reetings all, and welcome again to OS/2 e-Zine! 's monthly news update. This column is designed to go over certain topics that e-Zine! 's own News Folder might have missed, or only glossed over.
We still believe our News Folder can't be beat when it comes to up-to-the-minute, accurate information, but it usually contains more "official" things like press releases and such. This column will include a bit more detail about things we think are of interest to OS/2 users everywhere. Grass-roots support, off-the-record news and updates -- stuff that other sources may have missed -- you name it, we've got it!
PolyEx Software creators of the Wordup Graphics Toolkit and the games Vigilance on Talos V and the upcoming Hopkins: FBI, recently held a contest to develop a new company logo. Submissions were accepted up until midnight (EST) on March 14th, with judging being held the next day.
The winner of the contest was Andrea Resmini of Team OS/2 Italia, who submitted the logo which can be seen at the PolyEx web site.
Development of the OS/2 version of the Opera web browser continues smoothly. The 3rd-party team doing OS/2 development for Opera (a company called Binary Concepts, from British Columbia, Canada) had the following to say in a March 10th update:
"Opera/2 is coming along fine; we have about 75% of the code provided to us now compiling with only minor changes to the header files. 10% are C++ class problems (due to the difference in compilers) -- we are working on this. 5% are unsupported API's; the remaining 10% we haven't had time to fully go over yet. We spent a few days doing a down and dirty port to get an idea of the problems involved and are now doing a proper port (with the #ifdef etc..), and will be providing these to Opera within the next few days."
In Netscape news, an OS/2 section has opened up at Netscape's mozilla.org web site; including both a newsgroup and a mailing list. (The list and group are linked, so anything posted in one automatically appears in the other) mozilla.org is the 'official' Netscape outlet for the soon-to-be-released Communicator 5 source code, and permits Netscape developers to collaborate closely with other interested developers in making use of the source. A list of all of the newsgroups and mailing lists mozilla.org offers (including the OS/2 ones) is available at the mozilla.org community page.
Previously, the OS/2 Netlabs' Warpscape project had been the only intended OS/2 port of Communicator 5, but another name is being bandied about by the OS/2 folks at mozilla.org -- WarpZilla. This almost sounds like the two groups are going to be working on the source separately, which would kind of be counterproductive; hopefully developers from both camps will simply join together, providing more development resources and a faster port for all involved. There's been discussion on the Warpscape mailing list about simply transferring its traffic to the OS/2 mozilla.org list, phasing out the old Warpscape list -- This is a step in the right direction, I think.
Practice Corporation has just released the next version of its QuickMotion software. (which allows OS/2 users to play QuickTime media) QuickMotion v2.0 includes Virtual Reality support, so OS/2 users can now play the various QTVR (QuickTime Virtual Reality) files that you may have seen around. QuickTime VR is a special type of QuickTime which actually lets you 'move around' inside an image; sort of like a typical video, except you control what part of the scene the camera shows you, simply by moving your mouse; it's a bit like VRML, except it's implemented with real pictures rather than created images. QuickMotion even includes features that QTVR viewers on other platforms just don't, like continuous zoom with the click of a button, or Pentium optimization.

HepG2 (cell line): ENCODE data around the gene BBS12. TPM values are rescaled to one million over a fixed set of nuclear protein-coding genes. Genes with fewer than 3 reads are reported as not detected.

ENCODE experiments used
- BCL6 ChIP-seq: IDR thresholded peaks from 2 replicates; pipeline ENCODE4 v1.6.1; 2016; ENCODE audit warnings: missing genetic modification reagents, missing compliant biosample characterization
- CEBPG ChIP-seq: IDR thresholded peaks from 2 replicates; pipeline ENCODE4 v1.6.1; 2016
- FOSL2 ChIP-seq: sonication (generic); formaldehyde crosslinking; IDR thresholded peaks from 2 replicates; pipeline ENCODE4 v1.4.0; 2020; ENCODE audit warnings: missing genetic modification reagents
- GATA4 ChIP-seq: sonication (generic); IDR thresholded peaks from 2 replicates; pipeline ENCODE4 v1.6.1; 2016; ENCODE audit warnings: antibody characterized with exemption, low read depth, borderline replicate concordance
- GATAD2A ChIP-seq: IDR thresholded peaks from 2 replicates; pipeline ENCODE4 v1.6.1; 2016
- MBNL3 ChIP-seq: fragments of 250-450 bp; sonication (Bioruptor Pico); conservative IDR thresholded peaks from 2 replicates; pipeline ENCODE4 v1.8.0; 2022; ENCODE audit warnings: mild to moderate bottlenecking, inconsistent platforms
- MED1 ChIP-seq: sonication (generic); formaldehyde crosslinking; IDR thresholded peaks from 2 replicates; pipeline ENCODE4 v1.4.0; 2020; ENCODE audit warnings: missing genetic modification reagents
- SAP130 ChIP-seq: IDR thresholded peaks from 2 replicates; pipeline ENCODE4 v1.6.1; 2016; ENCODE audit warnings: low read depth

Using it yourself gives you a better understanding of what it does than a description, and fortunately Practice has downloadable demo versions for users to try out. If after testing it you'd like a copy, the QuickMotion program comes with online purchasing software included, and will allow you to buy the full version for $34.95US or the upgrade (from QuickMotion v1.x) for $19.95US. For more information about QuickMotion, including links to QTVR sites to test after you've installed QuickMotion 2.0, see its web page at http://www.quickmotion.com, or read the review of it in this month's issue.
The Win32-OS/2 project has released its first public alpha version of their program to convert Win32 programs into OS/2 programs. This distribution includes support for converting id Software's game Quake II as a demonstration (you have to have a copy of Quake II already), but the conversion programs included will also convert a few other Win32 programs. The project's main web page has also changed location, and can now be found on the OS/2 Supersite, along with mirrors in Germany and Sweden for European web surfers.
Additionally, the folks at PowerDale IT Ltd. have put together an unofficial database of programs different people have tried to convert and what success they've had -- their Win32OS/2 Application Compatibility Resource allows you to add your own entries for a particular program, which will allow others to check to see if a particular conversion works or fails before they try it themselves and find out, the hard way, that it doesn't.
Finally this month, a few updates to OS/2 which users might be interested in:
That's it for this month. If you have a tip that you want followed up or a news item you think should be reported, don't hesitate to let us know!
Ryan Dill is a student in Computer Science at Acadia University in Wolfville, NS and OS/2 e-Zine! 's Assistant Editor. He is reported to be relieved that, with the advent of Warp 4, talking to your computer is no longer considered a sign of mental instability.
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